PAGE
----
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Individuals claiming to be Sundre firefighters attempt to change lock

Sundre Fire Department chief said members don’t approach businesses about security measures

SUNDRE — Local business owners are advised to be aware of individuals who have posed as plain-clothed members of the Sundre Fire Department and attempted to change locks under false pretences.

Chief Ross Clews confirmed on Wednesday, April 6 during an interview with the Albertan a social media post shared a couple of days prior by the Sundre Fire Rescue Society cautioning the public that the department had received information pertaining to three people who claimed to be members.

“It was two men, they were walking two great Pyrenees dogs, and a lady was standing back,” said Clews, adding the incident occurred on Sunday, April 3.

Without disclosing the targeted location, the chief said the culprits intended to cut off a lock and replace it with a combination device.

“It’s not any of my members,” said Clews. “None of my members have great Pyrenees, none of my members would do that without talking to me.”

And if any firefighters did harbour any concerns about being unable to access a specific property in the event of an emergency, they would first bring the issue up with the chief, who said he would then personally address the matter if required.

Hence, the decision was made to issue the statement on social media, he said.

Anyone who might be approached by these individuals or any others claiming to be members should ask to see their identification, he said.

“Request their ID if they’re not in uniform. And even if they’re in uniform, request their ID," he said.

Clews said the person who reported the incident informed him the individuals announced their intent to cut off a lock and change it out with a combination device so members of the fire department could more easily access the premise in an emergency.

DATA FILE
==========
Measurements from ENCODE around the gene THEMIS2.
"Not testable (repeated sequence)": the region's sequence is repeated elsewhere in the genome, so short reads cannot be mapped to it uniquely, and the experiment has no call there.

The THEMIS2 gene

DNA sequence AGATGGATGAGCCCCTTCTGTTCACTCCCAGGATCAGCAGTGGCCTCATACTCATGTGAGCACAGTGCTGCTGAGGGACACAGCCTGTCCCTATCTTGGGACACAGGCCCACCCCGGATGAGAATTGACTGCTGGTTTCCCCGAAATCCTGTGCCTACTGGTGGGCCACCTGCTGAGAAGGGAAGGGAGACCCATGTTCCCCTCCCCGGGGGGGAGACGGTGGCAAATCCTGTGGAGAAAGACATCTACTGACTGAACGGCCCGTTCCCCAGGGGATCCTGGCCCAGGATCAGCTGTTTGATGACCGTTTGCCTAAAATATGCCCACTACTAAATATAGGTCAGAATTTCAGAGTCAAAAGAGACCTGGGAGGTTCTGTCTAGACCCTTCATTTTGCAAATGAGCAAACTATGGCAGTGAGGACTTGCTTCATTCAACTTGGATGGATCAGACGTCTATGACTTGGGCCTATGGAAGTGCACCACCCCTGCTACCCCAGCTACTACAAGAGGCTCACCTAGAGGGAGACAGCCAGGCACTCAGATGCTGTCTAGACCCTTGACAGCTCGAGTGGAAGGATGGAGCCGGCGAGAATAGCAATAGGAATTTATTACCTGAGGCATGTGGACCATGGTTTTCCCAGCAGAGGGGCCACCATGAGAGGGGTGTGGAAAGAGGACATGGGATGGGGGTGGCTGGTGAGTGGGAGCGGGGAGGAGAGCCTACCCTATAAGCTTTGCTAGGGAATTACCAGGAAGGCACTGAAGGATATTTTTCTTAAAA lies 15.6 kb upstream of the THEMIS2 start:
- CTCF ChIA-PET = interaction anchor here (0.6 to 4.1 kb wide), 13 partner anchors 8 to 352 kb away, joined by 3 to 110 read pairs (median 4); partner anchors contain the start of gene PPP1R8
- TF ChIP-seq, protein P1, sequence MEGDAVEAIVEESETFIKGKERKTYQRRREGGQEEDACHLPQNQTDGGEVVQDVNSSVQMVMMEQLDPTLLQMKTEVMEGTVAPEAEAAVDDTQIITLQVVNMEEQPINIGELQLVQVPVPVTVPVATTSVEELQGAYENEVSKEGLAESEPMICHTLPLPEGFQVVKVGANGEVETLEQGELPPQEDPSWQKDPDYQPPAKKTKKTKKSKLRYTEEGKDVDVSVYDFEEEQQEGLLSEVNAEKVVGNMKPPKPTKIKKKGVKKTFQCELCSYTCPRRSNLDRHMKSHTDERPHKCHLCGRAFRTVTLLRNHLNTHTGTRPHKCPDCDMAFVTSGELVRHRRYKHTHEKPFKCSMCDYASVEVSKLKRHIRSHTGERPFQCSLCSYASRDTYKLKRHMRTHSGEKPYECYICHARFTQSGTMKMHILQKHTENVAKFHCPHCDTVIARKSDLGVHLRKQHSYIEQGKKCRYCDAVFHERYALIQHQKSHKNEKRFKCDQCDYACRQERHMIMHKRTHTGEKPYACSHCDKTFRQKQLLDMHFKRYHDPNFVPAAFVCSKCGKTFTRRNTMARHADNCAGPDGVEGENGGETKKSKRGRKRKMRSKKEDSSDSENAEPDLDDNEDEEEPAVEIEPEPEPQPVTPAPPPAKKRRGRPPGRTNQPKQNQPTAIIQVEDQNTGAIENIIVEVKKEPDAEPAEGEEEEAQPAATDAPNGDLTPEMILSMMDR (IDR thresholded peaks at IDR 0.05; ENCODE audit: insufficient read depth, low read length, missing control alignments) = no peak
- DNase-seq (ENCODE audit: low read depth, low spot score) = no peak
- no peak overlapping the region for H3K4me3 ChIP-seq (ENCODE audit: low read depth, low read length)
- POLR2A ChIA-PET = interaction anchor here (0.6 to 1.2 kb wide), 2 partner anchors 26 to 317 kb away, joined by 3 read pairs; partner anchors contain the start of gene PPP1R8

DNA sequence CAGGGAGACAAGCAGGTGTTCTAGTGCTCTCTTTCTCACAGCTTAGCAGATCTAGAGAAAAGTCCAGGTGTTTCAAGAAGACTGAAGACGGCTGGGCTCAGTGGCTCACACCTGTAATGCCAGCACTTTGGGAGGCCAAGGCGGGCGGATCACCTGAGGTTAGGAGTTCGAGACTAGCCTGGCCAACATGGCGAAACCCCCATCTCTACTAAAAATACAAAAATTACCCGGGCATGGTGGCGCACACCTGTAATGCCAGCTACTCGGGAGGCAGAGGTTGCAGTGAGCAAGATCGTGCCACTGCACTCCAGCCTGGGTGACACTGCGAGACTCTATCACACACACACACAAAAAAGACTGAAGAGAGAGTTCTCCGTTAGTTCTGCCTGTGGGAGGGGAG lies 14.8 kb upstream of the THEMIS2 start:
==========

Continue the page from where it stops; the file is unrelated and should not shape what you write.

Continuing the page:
But changing a business’s lock(s) is not something the Sundre Fire Department would ever get involved with, he said.  

“A lot of the business owners — when they have emergency access gates — will give us the access codes or the keys to the locks,” he said. “But we don’t come and say, ‘Oh, we’re going to put a lock on.’ We never supply a lock for them. That’s their responsibility.”

Besides, in the event a business was on fire, time would be of the essence.

“It’s quicker to actually cut the lock off,” he said. “If you had an emergency situation, I don’t think you’d mind us cutting the lock.”  

So, while business owners who are so inclined are certainly welcome to coordinate in advance with the fire department to provide keys or codes to access their property in the event of an emergency, in a worst case scenario, fire crews won’t waste time fumbling around with locks or keypads and simply cut through to gain access quickly as possible to begin tackling the fire.

Reports of individuals claiming to be firefighters seeking to change locks are exceedingly uncommon in the area.

“This is the first experience of it with the Sundre Fire Department,” said Clews. “And that’s why we put out the notice, in case it’s going on in other places.”

That being said, it’s not necessarily unheard of for uniformed firefighters to make rounds in town.

“We do fire inspections on a request, complaint or regulation basis,” said Clews, when asked how regularly members of the fire department conduct checks of, for example, smoke alarms and fire extinguishers.

However, when it comes to private residences, the fire department participates every fall in the annual Fire Prevention Week initiative, which among other fire safety practices involves reminding people to check smoke and carbon monoxide detectors and replace batteries as needed.

And official fire department business is not conducted over the weekend, either.

“If any member ever had to come, it would be during working hours and they would be in uniform or have proper ID,” said Clews, adding firefighters would never randomly appear unannounced on a Sunday while walking their dogs.

“Use common sense,” he said. “If it doesn’t seem right, follow up with the appropriate authorities.”

In a follow-up interview with the Albertan, Cpl. Resus Organ confirmed the incident had also been reported to the Sundre RCMP department along with the suspects' description, but said there wasn't much else to add when asked whether there might be any leads. 

“The matter looks like it’s still under investigation,” said Organ.

Anyone who has concerns may call the fire department at 403-638-4044 or the Sundre RCMP at 403-638-3675.

Simon Ducatel

About the Author: Simon Ducatel

Simon Ducatel joined Mountain View Publishing in 2015 after working for the Vulcan Advocate since 2007, and graduated among the top of his class from the Southern Alberta Institute of Technology's journalism program in 2006.
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